Aims/hypothesis: Diabetic retinopathy is a progressive neurodegenerative disease, but the underlying mechanism is still obscure. Here, we focused on oxidative stress in the retina, and analysed its influence on retinal neurodegeneration, using an antioxidant, lutein. Methods: C57BL/6 mice with streptozotocin-induced diabetes were constantly fed either a lutein-supplemented diet or a control diet from the onset of diabetes, and their metabolic data were recorded. In 1-month-diabetic mice, reactive oxygen species (ROS) in the retina were measured using dihydroethidium and visual function was evaluated by electroretinograms. Levels of activated extracellular signal-regulated kinase (ERK), synaptophysin and brain-derived neurotrophic factor (BDNF) were also measured by immunoblotting in the retina of 1-month-diabetic mice. In the retinal sections of 4-month-diabetic mice, histological changes, cleaved caspase-3 and TUNEL staining were analysed. Results: Lutein did not affect the metabolic status of the diabetic mice, but it prevented ROS generation in the retina and the visual impairment induced by diabetes. ERK activation, the subsequent synaptophysin reduction, and the BDNF depletion in the diabetic retina were all prevented by lutein. Later, in 4-month-diabetic mice, a decrease in the thickness of the inner plexiform and nuclear layers, and ganglion cell number, together with increase in cleaved caspase-3- and TUNEL-positive cells, were avoided in the retina of lutein-fed mice. Conclusions/interpretation: The results indicated that local oxidative stress that has a neurodegenerative influence in the diabetic retina is prevented by constant intake of a lutein-supplemented diet. The antioxidant, lutein may be a potential therapeutic approach to protect visual function in diabetes.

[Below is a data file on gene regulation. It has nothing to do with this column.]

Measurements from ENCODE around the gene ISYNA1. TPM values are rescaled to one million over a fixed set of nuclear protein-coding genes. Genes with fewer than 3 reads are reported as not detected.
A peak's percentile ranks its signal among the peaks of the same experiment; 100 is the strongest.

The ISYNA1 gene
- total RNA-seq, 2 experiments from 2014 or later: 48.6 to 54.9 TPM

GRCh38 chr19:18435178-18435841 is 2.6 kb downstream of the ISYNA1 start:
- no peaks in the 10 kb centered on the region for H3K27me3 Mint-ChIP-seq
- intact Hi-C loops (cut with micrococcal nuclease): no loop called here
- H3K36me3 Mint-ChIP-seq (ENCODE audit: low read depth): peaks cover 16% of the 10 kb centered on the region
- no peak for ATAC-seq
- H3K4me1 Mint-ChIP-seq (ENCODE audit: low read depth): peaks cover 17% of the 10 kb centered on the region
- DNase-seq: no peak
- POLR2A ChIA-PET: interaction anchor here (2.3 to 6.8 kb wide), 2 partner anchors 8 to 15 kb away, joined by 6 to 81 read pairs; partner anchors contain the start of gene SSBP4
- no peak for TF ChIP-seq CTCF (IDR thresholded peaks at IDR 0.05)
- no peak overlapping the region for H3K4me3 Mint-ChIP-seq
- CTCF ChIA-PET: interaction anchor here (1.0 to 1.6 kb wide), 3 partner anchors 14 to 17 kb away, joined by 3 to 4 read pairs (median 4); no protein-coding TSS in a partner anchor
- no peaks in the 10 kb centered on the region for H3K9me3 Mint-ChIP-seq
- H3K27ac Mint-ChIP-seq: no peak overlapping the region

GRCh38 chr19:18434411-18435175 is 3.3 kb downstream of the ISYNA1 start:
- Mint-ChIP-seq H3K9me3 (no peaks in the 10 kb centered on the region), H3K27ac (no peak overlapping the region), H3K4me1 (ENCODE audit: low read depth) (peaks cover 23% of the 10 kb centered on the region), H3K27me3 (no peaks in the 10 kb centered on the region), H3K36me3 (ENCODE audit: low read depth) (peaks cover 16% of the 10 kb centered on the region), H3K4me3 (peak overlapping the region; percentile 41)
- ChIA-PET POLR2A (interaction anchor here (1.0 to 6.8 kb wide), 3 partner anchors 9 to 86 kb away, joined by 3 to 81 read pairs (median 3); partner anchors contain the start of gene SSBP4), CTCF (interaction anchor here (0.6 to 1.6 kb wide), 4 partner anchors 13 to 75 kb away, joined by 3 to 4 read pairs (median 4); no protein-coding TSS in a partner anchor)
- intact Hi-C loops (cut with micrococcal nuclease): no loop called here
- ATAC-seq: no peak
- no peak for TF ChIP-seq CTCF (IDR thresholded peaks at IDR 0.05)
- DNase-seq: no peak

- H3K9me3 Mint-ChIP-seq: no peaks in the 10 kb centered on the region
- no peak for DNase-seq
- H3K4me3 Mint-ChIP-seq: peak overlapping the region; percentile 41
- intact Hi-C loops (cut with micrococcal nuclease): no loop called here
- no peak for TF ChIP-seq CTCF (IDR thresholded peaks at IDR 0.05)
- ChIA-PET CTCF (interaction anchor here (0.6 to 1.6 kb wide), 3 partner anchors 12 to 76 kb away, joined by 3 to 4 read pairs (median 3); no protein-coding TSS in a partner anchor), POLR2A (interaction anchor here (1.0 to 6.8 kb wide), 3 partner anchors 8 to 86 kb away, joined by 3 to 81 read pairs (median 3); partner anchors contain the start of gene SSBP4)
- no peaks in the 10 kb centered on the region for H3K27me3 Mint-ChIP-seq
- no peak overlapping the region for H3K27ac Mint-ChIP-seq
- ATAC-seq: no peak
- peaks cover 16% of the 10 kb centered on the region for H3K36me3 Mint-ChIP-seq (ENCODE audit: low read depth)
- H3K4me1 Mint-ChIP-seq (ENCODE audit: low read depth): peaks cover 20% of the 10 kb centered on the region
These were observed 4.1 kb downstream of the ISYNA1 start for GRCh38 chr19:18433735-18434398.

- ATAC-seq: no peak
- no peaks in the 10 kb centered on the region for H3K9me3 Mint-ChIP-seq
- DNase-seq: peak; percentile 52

ASJC Scopus subject areas
- Internal Medicine
- Endocrinology, Diabetes and Metabolism